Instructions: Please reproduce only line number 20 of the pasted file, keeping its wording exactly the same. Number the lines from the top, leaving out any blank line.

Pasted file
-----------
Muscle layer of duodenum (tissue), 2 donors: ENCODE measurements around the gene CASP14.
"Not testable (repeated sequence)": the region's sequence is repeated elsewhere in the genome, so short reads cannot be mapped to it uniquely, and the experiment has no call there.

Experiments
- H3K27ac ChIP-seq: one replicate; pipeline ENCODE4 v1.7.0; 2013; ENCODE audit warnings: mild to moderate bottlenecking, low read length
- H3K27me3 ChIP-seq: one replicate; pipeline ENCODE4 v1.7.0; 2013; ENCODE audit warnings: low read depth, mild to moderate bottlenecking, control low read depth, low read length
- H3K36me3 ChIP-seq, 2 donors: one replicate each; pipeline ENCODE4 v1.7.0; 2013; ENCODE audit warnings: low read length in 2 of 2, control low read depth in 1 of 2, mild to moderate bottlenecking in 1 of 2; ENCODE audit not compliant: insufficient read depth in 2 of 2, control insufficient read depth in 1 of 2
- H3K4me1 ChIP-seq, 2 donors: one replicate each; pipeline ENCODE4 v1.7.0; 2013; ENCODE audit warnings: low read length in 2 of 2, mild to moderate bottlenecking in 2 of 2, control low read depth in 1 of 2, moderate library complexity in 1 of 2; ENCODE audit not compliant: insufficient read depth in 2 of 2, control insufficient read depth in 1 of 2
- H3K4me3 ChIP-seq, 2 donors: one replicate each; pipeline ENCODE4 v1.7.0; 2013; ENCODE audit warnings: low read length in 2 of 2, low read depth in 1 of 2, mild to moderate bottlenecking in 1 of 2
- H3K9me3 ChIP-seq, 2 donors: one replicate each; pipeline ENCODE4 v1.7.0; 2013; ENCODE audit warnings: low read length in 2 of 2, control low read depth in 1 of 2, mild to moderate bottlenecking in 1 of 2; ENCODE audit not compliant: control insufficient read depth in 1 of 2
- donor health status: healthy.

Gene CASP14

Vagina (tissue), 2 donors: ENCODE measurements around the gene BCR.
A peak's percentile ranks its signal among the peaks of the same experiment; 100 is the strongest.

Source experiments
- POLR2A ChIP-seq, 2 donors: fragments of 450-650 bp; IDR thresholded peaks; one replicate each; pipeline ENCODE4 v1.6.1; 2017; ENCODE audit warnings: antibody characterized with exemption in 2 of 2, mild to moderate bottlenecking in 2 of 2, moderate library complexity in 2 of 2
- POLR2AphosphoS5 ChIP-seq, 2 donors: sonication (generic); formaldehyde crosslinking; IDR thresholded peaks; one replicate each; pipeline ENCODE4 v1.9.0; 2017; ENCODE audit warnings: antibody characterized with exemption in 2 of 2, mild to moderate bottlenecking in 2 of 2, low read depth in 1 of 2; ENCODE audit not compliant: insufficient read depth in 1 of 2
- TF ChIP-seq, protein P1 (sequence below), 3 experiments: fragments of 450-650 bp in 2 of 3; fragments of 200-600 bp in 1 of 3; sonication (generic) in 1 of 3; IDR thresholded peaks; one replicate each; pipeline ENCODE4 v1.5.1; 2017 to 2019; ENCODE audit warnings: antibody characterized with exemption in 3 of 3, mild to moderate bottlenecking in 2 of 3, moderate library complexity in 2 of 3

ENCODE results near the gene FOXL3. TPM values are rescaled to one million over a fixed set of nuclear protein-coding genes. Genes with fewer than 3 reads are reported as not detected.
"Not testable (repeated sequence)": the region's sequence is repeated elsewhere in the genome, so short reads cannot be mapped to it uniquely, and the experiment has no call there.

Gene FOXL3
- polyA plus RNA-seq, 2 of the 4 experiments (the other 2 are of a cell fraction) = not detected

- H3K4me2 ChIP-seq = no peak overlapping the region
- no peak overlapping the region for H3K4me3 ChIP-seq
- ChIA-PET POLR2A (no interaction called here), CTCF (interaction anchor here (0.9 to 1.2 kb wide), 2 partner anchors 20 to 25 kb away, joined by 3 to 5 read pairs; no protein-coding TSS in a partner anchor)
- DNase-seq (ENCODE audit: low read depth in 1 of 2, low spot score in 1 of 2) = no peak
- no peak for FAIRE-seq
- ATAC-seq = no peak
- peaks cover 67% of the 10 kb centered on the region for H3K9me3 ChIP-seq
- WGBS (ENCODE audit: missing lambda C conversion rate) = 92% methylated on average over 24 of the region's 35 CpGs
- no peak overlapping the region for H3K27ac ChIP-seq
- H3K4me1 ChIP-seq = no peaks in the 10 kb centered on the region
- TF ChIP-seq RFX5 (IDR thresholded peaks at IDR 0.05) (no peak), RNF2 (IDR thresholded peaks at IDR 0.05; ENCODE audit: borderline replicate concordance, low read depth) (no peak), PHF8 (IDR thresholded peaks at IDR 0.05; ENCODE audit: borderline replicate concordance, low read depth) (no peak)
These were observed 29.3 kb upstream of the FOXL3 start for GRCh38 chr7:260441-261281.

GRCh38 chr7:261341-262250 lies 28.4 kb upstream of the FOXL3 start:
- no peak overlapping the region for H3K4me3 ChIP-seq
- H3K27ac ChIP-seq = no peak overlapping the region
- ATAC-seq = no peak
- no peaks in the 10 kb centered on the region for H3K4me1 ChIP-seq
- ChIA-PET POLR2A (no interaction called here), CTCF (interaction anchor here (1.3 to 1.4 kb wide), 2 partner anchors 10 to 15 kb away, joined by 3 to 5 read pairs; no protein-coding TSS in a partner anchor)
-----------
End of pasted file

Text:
Gene FOXL3